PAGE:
me like half a tree – to cel­e­brate the restora­tion of the monar­chy.” It is dis­cov­er­ing the his­tory of vil­lages that ex­cites her. An­other favourite con­cerned the Isle of Bute. “The Mar­quis of Bute made his money be­cause he bought a small town in Wales called Cardiff,” says Pene­lope. “His house on the is­land con­tains more mar­ble than any other house in the land. To keep un­cov­er­ing these things is ex­tra­or­di­nary.” Gems such as these are what she and the pro­duc­tion team are hunt­ing for. “We don’t know yet the amaz­ing sto­ries that are go­ing to come to light. It’s ex­cit­ing.” How­ever, Pene­lope is hor­ri­fied by the sug­ges­tion she would judge the com­pe­ti­tion her­self. In­stead she will present the se­ries, which will run on Chan­nel 4 over five weeks, cul­mi­nat­ing in a Sun­day night “fi­nale” where the win­ners will be re­vealed. The judges are yet to be ap­pointed but all will have ex­per­tise in coun­try mat­ters. Im­por­tantly, she hopes the event will ig­nite de­bate about what does make a good vil­lage – and what we want our vil­lages to be in the fu­ture. “It’s an enor­mous ques­tion, be­cause it’s not what we want to do, it’s what the vil­lagers want to do. It’s some­thing that has to be worked out by the peo­ple who live there.” She cites the ex­am­ple of a Welsh vil­lage where the lo­cals saved their pub from clos­ing and now staff it on a rota. “They de­cided that as the cen­tre of their com­mu­nity it was im­por­tant to them to keep it open.” Pene­lope has cer­tainly seen changes in her own Sur­rey area, re­call­ing how her lo­cal sta­tion once had a sta­tion mas­ter man­ning an empty plat­form, dol­ing out tick­ets from a to­bacco tin. “Now it’s crowded with com­muters.” Forty years ago the main em­ploy­ment was agri­cul­ture, but since then two farms have “given over to golf cour­ses”. But far from be­ing for­lorn, Pene­lope is in­spired by the di­ver­si­fi­ca­tion, wel­com­ing vine­yards, nurs­ery schools in barns and even a woman who trained sheep dogs to round up ducks. “Which was huge fun,” she says. Storms may rage over is­sues of house prices and empty sec­ond homes, but she hopes that Vil­lage of the Year will be an oc­ca­sion to unite in cel­e­bra­tion of the Bri­tish coun­try­side. “What’s strange for some­one of my gen­er­a­tion is the fact that your gen­er­a­tion, most Lon­don­ers, don’t know what lies north of Wat­ford. They may have an idea where Le­ices­ter is, but they’ve al­most cer­tainly been to Corfu and Ma­jorca. Peo­ple don’t re­alise quite how beau­ti­ful our own coun­try is. “I had a cab­bie say to me, ‘ You know, I’ve never been to Scot­land’. And I said, ‘I bet you’ve been to Greece and Spain?’ and he said, ‘ Oh yes’. I thought, ‘ Come on! Peo­ple need to know how spe­cial Bri­tain is.”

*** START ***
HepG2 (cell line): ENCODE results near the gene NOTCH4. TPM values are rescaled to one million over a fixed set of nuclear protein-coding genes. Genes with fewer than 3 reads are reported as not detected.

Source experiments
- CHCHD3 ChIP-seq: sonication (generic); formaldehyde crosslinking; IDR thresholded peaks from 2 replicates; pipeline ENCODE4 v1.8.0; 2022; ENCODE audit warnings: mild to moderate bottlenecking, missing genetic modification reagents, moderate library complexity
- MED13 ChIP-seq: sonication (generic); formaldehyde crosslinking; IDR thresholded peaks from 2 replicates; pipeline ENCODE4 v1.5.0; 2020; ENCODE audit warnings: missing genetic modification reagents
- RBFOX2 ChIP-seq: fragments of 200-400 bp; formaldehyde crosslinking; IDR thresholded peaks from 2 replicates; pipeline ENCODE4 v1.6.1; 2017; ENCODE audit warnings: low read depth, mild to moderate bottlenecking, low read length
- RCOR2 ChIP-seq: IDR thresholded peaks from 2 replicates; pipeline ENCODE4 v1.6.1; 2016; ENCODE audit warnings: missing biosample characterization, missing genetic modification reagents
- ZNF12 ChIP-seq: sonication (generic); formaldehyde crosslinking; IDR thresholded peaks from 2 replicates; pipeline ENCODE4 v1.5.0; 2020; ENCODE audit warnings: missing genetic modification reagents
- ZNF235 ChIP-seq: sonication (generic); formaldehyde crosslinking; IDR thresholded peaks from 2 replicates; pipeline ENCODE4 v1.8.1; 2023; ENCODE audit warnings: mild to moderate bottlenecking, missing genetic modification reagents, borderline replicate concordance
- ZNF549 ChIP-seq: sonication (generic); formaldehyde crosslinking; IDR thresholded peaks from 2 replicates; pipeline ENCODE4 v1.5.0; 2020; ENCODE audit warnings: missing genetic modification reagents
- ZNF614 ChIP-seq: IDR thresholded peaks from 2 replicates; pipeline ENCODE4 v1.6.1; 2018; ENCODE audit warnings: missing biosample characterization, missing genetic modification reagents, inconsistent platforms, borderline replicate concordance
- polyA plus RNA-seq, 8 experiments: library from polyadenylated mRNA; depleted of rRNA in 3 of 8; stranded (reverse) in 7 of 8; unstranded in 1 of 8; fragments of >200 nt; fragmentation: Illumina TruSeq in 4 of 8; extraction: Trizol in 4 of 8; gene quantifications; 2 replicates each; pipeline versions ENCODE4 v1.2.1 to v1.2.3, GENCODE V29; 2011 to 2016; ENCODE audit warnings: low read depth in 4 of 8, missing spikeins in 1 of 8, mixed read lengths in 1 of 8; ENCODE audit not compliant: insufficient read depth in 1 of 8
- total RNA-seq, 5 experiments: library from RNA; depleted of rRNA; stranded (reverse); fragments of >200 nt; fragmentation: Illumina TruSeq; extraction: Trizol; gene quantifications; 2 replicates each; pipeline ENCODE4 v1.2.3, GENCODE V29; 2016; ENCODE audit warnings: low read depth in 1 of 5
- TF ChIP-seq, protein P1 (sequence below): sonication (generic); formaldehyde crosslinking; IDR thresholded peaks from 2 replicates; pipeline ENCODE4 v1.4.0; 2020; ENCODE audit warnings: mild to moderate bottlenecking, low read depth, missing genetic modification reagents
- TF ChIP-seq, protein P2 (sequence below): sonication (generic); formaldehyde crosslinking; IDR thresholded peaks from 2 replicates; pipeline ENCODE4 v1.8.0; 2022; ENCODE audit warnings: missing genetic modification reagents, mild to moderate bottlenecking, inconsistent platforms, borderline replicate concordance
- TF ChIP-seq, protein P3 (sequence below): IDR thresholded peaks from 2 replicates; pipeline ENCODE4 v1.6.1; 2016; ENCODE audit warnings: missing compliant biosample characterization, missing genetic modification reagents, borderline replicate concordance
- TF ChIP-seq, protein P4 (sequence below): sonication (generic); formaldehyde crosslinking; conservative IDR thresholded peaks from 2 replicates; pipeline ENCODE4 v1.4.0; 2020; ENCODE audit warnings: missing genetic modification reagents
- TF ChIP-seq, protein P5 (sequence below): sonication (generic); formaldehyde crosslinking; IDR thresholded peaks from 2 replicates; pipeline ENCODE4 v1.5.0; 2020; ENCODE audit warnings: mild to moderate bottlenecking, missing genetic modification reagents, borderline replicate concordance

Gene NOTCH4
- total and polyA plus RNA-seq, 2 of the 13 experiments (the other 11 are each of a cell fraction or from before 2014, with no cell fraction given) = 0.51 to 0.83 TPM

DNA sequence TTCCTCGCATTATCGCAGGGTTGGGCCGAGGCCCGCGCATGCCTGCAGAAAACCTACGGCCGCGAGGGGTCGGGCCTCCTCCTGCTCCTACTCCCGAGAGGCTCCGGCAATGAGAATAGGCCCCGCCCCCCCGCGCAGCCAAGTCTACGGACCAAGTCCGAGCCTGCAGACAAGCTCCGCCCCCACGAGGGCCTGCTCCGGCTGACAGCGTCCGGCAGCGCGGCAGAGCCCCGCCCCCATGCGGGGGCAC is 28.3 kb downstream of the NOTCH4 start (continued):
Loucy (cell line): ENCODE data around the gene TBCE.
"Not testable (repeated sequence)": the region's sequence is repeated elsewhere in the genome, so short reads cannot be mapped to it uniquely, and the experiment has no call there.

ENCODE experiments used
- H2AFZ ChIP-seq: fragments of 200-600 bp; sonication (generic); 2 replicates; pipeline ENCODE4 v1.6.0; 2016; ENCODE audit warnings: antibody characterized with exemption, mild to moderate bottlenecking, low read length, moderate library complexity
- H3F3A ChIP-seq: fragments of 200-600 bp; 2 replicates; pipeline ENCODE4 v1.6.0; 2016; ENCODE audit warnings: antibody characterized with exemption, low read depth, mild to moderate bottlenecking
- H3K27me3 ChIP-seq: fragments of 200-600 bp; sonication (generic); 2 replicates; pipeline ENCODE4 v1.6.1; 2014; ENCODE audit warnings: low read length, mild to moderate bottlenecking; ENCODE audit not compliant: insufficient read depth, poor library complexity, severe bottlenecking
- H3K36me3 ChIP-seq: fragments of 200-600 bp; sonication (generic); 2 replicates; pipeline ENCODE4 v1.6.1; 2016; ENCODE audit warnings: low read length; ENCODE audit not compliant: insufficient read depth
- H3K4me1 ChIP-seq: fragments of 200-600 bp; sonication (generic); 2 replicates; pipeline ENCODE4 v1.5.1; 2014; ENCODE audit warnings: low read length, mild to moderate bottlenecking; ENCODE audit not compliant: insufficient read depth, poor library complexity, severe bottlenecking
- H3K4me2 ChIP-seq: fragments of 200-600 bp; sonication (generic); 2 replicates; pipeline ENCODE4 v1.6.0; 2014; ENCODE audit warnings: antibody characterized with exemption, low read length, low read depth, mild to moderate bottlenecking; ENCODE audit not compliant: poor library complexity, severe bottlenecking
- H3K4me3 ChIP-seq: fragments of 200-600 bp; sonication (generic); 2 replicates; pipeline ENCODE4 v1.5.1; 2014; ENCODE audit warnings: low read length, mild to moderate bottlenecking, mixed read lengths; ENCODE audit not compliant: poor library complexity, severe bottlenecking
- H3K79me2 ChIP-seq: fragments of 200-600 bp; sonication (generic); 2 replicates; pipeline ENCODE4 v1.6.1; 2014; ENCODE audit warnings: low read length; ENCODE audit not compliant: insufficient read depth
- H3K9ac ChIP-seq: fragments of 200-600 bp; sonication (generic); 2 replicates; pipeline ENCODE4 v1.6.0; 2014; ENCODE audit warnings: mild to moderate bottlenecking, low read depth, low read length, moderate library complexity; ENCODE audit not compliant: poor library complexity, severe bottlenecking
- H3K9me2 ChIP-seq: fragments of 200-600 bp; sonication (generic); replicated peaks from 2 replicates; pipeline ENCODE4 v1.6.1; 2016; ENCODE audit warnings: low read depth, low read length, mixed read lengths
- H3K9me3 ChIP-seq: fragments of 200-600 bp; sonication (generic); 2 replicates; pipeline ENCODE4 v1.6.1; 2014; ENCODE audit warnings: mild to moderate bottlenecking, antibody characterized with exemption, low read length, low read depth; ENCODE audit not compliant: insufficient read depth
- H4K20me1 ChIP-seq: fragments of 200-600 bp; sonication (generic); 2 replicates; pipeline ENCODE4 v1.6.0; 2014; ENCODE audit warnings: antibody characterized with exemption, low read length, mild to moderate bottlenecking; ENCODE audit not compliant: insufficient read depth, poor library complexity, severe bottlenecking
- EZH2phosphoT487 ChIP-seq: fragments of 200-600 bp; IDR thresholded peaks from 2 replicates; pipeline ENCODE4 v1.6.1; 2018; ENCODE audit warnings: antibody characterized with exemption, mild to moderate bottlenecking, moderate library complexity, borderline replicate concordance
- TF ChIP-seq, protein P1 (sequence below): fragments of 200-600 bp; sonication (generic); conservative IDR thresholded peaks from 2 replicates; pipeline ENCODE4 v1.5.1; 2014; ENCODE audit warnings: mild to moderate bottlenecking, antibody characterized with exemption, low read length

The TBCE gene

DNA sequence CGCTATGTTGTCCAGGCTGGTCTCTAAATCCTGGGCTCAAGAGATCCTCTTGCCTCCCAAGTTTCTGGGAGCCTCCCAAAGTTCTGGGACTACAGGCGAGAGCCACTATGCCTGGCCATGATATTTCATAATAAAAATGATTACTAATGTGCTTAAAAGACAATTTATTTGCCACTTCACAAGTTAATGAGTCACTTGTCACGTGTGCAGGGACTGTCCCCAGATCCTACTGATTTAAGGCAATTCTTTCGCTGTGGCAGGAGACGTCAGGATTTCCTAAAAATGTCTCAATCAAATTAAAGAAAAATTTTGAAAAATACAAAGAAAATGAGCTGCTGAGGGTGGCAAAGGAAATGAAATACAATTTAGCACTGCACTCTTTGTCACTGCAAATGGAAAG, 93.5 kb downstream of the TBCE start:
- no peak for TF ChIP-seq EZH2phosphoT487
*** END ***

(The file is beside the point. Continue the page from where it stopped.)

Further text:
‘Some poor boy is marched down to the sea on a don­key and at the last minute an ef­figy is thrown in’

May day: the ex­pul­sion of the Earl of Rone, an an­nual rit­ual in Combe Martin, North Devon

Coun­try flavour: Oak Ap­ple Day fes­tiv­i­ties in Castle­ton, Der­byshire